This study presents the life cycle assessment of electricity generation from straw bales and pellets. Straw is the most abundant biomass residue in Europe and its use for energy purposes is promoted on the premise of high greenhouse gas savings. This assumption has delayed the study of sustainability of straw-fired systems on a broader sense and the literature on the topic is almost absent. This study uses data from specific literature and emissions inventories to model a number of straw pathways. The plant modeled is a medium-scale straw-fired power plant of 50 MWth capacity. The results show that electricity from straw-fired power plants can indeed realize high greenhouse gas savings compared both with existing coal plants and with the European electricity mix. The savings are in the range 70–94%. The influence of the geographical origin of straw is analyzed by using datasets for the cultivation of wheat in five different European countries. The highest emissions are recorded for the case of straw from Spain due to the small yields, whereas cultivation processes in United Kingdom and the Netherlands show high environmental impacts due to the high level of fertilization. Other environmental impacts are evaluated, such as acidification potential, eutrophication, particulate matter emissions, and photochemical ozone formation. The bioenergy system scores worse than the current European electricity mix for all the categories. However, it is important to notice that in Spain and United Kingdom the straw system shows lower impacts compared with the local average coal electricity. Finally, the study investigates the ‘break-even’ distance at which the higher emissions from the pellets production are paid off by the saved emissions in their transport compared with the bales. The results show that no reasonable break-even distance exists for road transport, whereas advantages for pellets are evident in any configuration for transoceanic transport.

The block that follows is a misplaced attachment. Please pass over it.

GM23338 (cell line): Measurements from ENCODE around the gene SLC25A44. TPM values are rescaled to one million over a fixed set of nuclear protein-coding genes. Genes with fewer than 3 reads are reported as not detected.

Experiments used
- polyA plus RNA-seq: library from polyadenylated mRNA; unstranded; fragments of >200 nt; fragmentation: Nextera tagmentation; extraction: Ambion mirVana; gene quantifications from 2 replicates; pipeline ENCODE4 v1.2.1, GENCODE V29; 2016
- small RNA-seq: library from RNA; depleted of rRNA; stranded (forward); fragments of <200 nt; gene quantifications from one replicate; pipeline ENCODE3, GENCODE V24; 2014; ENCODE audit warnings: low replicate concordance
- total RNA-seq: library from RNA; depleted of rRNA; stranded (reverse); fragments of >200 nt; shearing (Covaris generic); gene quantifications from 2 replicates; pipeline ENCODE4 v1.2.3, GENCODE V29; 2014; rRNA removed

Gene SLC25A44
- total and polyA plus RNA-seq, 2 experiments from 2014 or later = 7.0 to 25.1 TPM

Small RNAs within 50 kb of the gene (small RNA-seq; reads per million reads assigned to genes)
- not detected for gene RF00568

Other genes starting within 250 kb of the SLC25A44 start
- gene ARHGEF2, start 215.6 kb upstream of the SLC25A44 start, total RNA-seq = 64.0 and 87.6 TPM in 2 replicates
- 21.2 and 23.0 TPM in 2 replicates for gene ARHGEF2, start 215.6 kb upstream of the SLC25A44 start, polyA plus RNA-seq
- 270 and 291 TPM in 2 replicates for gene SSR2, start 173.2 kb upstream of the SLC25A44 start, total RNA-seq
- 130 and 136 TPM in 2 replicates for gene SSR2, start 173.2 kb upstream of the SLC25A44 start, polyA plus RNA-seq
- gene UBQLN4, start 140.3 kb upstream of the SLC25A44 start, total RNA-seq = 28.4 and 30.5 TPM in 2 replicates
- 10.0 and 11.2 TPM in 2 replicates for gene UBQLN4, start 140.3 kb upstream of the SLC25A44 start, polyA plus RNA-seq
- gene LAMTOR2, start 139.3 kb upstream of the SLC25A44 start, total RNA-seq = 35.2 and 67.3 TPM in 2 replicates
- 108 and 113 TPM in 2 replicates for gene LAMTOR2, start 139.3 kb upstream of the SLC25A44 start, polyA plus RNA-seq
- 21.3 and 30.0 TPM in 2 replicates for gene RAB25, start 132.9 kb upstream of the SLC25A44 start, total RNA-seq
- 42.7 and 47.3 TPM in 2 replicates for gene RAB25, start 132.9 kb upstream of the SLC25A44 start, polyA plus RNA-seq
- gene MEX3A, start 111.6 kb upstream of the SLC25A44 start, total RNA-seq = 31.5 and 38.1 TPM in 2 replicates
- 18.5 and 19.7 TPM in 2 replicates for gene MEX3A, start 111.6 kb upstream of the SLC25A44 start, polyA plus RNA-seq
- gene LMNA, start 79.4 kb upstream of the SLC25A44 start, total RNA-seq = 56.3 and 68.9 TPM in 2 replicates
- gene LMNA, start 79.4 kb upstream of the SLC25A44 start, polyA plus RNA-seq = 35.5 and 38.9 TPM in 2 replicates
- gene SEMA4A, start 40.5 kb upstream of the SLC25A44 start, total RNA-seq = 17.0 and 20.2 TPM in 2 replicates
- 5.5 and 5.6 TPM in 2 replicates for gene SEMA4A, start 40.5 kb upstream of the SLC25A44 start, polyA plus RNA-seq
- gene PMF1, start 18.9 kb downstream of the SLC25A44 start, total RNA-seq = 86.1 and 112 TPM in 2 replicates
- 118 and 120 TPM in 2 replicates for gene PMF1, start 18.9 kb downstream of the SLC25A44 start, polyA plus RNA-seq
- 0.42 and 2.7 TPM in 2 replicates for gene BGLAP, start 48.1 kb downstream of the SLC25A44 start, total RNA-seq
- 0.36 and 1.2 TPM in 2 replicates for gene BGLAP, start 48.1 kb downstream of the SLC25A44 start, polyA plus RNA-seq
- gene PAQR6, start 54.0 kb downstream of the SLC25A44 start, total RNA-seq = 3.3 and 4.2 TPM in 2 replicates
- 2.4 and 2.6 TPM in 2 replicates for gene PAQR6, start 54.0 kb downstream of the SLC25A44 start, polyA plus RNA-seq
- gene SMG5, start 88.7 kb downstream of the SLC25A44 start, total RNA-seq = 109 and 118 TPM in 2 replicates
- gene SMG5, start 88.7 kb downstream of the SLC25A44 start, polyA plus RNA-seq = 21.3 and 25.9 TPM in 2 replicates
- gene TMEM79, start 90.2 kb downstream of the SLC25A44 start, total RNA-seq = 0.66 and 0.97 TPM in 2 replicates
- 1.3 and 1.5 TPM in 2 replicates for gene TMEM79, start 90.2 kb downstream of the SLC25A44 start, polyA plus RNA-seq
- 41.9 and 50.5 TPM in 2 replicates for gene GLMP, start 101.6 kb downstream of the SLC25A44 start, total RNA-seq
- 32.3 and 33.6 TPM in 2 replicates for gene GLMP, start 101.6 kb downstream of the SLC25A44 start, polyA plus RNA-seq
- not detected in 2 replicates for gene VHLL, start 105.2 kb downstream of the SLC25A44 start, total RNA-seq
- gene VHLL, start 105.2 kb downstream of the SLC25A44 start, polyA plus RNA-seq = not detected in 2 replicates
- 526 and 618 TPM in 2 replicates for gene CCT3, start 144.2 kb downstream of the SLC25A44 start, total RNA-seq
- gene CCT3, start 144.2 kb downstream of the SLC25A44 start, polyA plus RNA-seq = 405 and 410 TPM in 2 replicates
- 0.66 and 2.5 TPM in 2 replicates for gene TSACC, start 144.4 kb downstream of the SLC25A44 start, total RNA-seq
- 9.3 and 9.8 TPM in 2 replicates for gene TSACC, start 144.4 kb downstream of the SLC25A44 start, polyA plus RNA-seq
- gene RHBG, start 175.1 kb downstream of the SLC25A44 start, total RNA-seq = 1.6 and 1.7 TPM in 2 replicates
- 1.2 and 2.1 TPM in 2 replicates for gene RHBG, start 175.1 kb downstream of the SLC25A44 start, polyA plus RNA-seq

Agricultural residues are among the cheapest and most widespread biomass resources. More and more utilities around Europe and the world are increasing the use of these biomass fuels for electricity production, mostly in large-scale cogeneration with coal but also in stand-alone biomass plants (Sander & Skøtt, 2007).
Among these residues, wheat straw is not only the most abundant but also the most utilized in the bioenergy sector. Scarlat et al. (Scarlat et al., 2010) calculated that the total availability of crop residues in EU-27 could amount to 258 million dry t yr−1 on average and particularly, wheat straw could account for almost 110 million dry t yr−1. However, with the constant increase in the use of straw, indirect effects might become important: Scarlat et al. (Scarlat et al., 2010) reported several studies underlining the existence of a ‘sustainable removal rate’ of straw above which the quality of the soil (organic carbon, nutrients content, and soil texture) would be negatively affected. This value has been assessed to be in the range 40–50% removal of the harvested straw. In addition, alternative uses of straw such as animal husbandry and mushroom production should also be accounted for: in case straw was diverted to the use of bioenergy, the production and use of alternative materials should be included in the reference system. Adding these numbers up, Scarlat et al. (2010) deduced the final amount of straw (from various types of grains) available to the European energy sector to be in the range of 87.2 million dry t yr−1, corresponding to an energy potential of about 1530 PJ yr−1. This number would cover about 3.2% of the EU27 final energy consumption. Denmark is the pioneer country in the use of straw for energy due to committed policies dating back to the oil crisis of 1973 (Skøtt, 2011), and nowadays uses approximately 1.8 Mt of straw each year for energy.